If space sims can make as crazy of a comeback as they have, then RTSes will have their day as well.
Mirado's forum posts
@mirado: I guess we'll have to agree to disagree then. In my opinion any service that decides to be an aggregator of digital goods needs to be held somewhat responsible for the goods that they are selling. Otherwise the situation could end up being like the GFWL garbage where Microsoft essentially said, "we don't give a fuck about this service and we're closing it down," and left all the work for patching the games into functional states with the developers of the original games. For all we know, the developers will find no value in patching their old games, leaving tons of games that used GFWL dead in the water.
If Steam as the middle man is not ensuring anything for me, then I'd rather just go the direct to developer route and download games straight from them. Like I said CDPR does it best. Their disc based releases have no DRM and don't need to launch through any third party service.
I guess we will, but one more thing:
If Steam were to shut down, I would hope they'd release the content to users, or at least shut down in some graceful way that wouldn't blow everything up like the GFWL debacle. On that, we both agree. The issue I have is when a game is going to be rendered inoperable by something other than Steam's hand. I don't feel Steam should handle that, and I am not a lawyer but I'm somewhat sure they don't even have a legal basis to do that if they wanted to, as the IP isn't theirs.
(In other words, GFWL shutting down and taking the games with it is shitty and should never happen, but if a game were to shut down on GFWL's service while they were still up, I wouldn't make it their duty to save it.)
The problem with the direct developer route is twofold. First, unity: in purely single player games, it doesn't matter, but for multiplayer, I've gotten used to the idea of keeping everyone within one service for the sake of convenience. Battlefield going to Origin only was a giant pain in my ass, and as such I played a lot less of that game then I would have otherwise. That may not be a problem for you.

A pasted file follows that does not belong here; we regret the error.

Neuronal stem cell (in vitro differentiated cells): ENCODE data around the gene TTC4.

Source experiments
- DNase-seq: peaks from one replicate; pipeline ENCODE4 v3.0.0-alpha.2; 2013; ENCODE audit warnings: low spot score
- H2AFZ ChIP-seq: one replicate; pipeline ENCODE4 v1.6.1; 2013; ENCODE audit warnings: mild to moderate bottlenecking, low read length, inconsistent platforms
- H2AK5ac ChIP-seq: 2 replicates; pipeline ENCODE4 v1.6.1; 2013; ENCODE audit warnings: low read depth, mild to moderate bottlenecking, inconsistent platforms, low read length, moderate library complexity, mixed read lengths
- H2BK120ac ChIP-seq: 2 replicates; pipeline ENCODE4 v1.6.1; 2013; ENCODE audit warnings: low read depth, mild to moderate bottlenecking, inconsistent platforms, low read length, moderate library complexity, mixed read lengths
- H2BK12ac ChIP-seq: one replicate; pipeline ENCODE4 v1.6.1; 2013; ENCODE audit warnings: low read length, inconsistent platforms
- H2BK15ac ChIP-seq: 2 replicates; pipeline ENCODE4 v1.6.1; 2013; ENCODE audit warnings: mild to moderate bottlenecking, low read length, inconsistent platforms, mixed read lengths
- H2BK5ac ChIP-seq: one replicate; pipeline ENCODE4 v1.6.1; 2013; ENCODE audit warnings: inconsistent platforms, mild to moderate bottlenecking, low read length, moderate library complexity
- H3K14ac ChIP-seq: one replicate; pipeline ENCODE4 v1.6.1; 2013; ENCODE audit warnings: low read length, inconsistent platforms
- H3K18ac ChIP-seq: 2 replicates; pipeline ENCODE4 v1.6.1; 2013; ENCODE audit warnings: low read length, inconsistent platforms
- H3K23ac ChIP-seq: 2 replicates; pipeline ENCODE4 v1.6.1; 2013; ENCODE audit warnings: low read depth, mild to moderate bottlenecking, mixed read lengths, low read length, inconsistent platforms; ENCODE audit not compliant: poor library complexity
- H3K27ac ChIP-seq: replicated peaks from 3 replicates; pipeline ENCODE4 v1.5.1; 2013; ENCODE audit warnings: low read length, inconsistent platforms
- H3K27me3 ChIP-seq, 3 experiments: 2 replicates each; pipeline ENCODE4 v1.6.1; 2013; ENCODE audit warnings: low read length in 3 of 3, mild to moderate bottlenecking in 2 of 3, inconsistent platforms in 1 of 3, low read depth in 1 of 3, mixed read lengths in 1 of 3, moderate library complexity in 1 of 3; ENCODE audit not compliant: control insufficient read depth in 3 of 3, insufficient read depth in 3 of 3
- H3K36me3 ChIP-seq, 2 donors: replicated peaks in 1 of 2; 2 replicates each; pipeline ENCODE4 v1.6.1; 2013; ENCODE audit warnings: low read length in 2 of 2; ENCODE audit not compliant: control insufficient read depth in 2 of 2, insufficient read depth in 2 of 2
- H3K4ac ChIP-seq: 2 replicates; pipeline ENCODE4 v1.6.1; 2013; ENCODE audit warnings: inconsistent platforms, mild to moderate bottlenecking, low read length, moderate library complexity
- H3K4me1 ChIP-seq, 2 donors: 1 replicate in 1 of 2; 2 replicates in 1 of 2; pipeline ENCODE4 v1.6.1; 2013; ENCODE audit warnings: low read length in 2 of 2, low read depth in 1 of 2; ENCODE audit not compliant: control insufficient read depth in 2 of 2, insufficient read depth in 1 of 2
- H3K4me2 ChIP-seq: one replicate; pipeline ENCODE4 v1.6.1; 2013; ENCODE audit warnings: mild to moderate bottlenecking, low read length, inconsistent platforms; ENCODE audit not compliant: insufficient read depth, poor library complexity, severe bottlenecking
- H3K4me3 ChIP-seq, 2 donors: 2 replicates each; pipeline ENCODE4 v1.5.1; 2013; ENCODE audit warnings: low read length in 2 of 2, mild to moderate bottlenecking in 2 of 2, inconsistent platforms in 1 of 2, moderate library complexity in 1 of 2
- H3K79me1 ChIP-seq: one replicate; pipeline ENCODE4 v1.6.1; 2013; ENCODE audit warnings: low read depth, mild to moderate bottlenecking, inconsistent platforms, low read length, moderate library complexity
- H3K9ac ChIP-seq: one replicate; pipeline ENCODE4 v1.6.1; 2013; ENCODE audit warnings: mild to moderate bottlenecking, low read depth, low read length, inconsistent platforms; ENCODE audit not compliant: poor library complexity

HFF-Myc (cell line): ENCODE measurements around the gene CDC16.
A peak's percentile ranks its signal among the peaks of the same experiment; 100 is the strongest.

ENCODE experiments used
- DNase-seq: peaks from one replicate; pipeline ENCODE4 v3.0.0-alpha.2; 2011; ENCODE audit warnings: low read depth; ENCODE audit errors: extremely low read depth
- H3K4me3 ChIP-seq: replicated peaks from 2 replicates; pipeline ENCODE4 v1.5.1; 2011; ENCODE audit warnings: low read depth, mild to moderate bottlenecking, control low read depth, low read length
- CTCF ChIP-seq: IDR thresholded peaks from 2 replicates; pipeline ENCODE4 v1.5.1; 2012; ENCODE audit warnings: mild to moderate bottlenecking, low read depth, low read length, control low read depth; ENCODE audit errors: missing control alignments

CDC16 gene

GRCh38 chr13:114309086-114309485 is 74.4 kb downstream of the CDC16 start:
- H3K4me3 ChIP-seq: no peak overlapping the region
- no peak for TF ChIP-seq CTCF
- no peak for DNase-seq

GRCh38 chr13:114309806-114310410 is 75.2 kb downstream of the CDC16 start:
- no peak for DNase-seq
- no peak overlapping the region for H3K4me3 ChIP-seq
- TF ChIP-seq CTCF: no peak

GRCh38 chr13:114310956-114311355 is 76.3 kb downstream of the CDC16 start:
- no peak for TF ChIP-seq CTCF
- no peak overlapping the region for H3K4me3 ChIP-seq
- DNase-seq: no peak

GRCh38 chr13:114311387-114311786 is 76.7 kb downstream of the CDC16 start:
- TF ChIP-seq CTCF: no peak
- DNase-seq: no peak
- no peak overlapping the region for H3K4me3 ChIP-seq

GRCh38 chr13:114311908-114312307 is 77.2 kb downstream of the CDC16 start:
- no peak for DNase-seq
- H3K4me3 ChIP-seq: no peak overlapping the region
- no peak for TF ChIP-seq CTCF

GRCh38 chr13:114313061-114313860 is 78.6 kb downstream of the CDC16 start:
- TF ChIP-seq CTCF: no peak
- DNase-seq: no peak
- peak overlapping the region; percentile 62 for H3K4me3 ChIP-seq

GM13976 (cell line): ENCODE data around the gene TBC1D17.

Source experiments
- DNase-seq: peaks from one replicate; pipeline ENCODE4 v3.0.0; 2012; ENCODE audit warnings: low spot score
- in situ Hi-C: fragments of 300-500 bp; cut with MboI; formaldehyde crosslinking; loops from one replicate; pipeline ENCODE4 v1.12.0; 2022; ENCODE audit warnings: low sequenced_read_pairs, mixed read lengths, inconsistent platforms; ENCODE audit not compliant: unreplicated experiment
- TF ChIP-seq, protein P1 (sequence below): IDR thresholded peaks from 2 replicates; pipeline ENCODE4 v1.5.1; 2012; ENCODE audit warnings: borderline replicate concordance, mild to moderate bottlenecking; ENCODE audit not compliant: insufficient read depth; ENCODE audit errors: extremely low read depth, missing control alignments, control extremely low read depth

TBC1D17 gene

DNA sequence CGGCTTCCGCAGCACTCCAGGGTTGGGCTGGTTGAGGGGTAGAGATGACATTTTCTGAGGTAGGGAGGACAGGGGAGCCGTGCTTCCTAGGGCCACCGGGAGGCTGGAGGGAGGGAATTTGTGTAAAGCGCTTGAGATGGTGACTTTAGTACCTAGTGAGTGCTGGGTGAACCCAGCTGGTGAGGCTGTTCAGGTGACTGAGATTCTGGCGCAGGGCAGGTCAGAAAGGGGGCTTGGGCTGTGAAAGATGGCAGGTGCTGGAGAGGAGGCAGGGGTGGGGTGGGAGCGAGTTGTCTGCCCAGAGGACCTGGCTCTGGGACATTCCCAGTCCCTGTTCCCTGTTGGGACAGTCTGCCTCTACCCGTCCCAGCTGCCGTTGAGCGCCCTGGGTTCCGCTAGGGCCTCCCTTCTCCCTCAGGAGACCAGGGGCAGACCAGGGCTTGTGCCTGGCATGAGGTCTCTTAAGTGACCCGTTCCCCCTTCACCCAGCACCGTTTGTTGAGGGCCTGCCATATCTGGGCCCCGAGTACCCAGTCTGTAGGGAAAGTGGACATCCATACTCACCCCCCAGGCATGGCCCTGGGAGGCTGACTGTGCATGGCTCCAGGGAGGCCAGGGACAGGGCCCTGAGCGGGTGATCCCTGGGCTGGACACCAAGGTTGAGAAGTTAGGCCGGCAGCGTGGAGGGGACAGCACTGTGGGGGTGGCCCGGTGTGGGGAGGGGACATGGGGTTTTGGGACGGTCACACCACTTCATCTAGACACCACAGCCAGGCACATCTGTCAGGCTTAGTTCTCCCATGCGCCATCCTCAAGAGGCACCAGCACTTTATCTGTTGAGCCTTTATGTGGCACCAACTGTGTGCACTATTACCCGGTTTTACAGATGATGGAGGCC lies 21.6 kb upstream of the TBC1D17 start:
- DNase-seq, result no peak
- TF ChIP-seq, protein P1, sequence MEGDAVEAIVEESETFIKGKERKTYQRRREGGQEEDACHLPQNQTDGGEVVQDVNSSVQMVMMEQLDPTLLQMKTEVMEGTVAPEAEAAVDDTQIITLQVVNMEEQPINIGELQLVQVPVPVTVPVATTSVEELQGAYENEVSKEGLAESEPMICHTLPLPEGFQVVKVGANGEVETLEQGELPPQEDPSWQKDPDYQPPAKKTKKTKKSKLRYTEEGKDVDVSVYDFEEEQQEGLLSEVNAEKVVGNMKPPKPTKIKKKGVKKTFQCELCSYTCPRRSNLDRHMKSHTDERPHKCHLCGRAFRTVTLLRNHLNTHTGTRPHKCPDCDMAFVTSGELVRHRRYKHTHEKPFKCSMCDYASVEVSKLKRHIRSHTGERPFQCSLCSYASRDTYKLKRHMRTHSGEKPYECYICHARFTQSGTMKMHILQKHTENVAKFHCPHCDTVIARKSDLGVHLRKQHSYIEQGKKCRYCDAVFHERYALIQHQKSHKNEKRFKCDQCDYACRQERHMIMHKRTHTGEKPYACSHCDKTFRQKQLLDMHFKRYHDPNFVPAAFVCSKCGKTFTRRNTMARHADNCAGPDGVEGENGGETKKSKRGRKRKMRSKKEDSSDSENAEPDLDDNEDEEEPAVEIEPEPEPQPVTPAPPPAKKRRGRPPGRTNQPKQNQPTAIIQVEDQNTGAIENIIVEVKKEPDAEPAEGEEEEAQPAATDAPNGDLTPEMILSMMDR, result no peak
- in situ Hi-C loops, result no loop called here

The second is connivence; I just cannot get back to the idea of having to dig out a CD if I want to reinstall a game, or put it on a 2nd PC, or whatever. In five seconds I can have any game in my library downloading to my PC. Five seconds! And I can do it from my phone, on the go. See a game on sale, buy it on my phone, hit download, and it'll be on my machine at home before I am.
That's crazy! I've exchanged monetary value for a product through the air, to my home, all while I'm reading a book or getting coffee or taking a shit. That's the future! You are fighting the future!
Embrace the "buying things and remotely installing them while pooping" future!
Comparing digital services to something like the retail experience at Best Buy as you did isn't a good comparison because it isn't 1:1. A potential benefit of going digital, as others have stated in this thread, is that your games are stored elsewhere, and even if your stuff is destroyed in a fire or a robbing, you can always access it via another computer. This is an inherently different thing then when you buy, say a TV, from Best Buy. You buy a physical thing expecting that it can eventually break, because it is a physical thing and susceptible to wear. The benefit of digital is that it isn't susceptible to wear, and should theoretically last you forever. If digital distribution platforms such as Steam cannot even guarantee that aspect, then why should I ever fully want to go digital?
But I think it is a good comparison, because we operate on the assumption that if a title has a gameplay breaking bug in it, the developers that made it will fix it. Not Steam or Origin or Desura, but the developer. The same goes for keeping multiplayer servers and services running without a hitch; the developer said "this game has online multiplayer," so they are responsible for ensuring that it does. I cannot see how that is Valve's obligation, just like I cannot expect Best Buy to fix my television.
Now, I agree fully that when I buy something on Steam, I have the expectation that by storing my games (or at least my ownership of a game) offsite, I'm safer and better off than a physical copy. I expect to have access to my titles from wherever and whenever. That's not a disagreeable notion. But you somehow turned this into "Steam must ensure the functionality of all games" which I cannot agree with. You never had that guarantee even with disk based distribution.
So, why go digital?
- Simplicity. I never have to worry about rotating disks in my drive (hell, I don't even have a CD drive anymore) or fishing for CD keys. I don't have game boxes taking up my (limited) space, I don't have to worry about scratching anything, and so on. All my games stay up to date as long as I have them installed with no hassle. If I want to play a title, I hit download, it installs, and I play.